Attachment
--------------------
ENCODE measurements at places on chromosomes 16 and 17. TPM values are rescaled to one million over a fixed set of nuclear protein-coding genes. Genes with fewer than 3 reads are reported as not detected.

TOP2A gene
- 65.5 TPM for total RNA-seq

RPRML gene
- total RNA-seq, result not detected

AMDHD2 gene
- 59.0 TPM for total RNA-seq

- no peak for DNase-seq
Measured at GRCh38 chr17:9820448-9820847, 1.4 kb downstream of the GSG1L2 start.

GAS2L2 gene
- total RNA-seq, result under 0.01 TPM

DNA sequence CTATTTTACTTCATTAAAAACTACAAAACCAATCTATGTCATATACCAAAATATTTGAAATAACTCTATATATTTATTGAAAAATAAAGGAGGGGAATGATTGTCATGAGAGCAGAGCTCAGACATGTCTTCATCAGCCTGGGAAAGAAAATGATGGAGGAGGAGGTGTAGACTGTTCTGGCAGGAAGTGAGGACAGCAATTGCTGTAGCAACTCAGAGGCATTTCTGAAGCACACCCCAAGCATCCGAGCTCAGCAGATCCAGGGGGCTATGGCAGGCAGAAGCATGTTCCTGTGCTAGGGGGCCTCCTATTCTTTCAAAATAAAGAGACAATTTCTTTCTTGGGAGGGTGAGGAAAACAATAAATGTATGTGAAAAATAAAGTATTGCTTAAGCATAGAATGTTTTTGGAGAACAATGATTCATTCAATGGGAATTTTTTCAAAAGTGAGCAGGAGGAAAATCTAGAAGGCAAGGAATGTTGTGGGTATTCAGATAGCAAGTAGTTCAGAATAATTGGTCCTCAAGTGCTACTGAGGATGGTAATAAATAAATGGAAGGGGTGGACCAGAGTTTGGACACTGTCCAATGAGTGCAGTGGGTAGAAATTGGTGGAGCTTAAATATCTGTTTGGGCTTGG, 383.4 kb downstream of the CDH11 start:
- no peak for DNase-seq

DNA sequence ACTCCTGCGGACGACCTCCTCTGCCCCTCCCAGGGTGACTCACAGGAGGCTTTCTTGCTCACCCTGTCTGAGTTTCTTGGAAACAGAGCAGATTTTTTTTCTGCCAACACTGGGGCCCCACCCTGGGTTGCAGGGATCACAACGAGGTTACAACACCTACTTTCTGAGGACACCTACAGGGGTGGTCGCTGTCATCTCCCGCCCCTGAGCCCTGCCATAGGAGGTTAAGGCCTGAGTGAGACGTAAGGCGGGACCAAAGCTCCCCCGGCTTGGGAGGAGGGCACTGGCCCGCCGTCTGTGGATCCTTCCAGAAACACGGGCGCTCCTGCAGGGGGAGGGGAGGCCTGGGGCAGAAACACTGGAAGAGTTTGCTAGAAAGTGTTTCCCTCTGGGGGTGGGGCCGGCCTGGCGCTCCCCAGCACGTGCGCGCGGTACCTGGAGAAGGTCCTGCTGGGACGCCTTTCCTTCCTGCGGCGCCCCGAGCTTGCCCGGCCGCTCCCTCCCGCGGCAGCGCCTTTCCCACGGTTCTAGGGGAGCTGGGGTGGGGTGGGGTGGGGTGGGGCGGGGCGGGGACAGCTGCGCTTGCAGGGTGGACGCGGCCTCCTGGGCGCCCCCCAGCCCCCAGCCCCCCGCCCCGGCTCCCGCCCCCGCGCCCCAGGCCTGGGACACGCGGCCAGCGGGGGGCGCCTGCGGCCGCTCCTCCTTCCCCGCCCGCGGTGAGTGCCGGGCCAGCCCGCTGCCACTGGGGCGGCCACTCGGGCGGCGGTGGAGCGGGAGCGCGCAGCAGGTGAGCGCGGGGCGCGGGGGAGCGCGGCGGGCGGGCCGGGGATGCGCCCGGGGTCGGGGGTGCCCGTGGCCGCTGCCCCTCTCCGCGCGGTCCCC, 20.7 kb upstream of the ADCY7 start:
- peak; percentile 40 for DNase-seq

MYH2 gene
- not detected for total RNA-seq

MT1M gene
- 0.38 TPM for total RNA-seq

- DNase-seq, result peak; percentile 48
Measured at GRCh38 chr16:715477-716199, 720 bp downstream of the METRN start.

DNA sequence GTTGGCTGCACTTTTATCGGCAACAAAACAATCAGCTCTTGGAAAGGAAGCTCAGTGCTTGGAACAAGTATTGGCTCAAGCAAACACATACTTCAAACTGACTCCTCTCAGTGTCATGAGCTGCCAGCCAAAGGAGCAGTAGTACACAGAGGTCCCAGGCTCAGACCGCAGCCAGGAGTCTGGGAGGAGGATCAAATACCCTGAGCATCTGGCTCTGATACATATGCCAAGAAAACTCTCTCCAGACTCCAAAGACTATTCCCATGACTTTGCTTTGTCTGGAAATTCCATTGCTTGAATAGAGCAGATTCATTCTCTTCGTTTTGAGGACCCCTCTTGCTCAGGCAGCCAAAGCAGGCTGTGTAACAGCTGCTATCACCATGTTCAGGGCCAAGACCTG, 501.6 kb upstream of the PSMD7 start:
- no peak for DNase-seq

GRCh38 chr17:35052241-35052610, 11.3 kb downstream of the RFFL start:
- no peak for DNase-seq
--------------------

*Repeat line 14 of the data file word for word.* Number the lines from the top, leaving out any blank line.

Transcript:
DNA sequence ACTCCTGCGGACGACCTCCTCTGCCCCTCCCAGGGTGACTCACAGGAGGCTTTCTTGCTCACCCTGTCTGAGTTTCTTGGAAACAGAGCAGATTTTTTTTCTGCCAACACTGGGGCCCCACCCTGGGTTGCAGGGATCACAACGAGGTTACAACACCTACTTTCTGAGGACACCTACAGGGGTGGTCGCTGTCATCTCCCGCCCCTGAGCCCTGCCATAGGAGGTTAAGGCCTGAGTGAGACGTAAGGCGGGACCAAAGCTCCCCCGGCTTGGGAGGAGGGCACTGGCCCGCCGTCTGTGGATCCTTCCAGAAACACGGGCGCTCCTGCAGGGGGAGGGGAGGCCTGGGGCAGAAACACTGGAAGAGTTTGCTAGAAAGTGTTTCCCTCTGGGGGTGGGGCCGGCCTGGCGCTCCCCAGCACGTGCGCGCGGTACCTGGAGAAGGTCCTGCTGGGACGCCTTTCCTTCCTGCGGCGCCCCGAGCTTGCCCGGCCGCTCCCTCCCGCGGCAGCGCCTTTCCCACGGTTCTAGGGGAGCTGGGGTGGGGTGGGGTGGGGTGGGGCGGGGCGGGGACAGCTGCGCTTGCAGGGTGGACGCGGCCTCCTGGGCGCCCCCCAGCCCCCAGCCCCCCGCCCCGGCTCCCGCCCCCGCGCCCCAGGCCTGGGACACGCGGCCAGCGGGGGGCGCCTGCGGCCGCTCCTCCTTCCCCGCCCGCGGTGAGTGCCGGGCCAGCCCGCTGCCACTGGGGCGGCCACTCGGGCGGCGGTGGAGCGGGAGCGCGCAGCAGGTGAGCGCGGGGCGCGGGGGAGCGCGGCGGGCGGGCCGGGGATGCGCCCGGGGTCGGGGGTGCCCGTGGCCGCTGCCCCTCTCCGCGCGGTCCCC, 20.7 kb upstream of the ADCY7 start: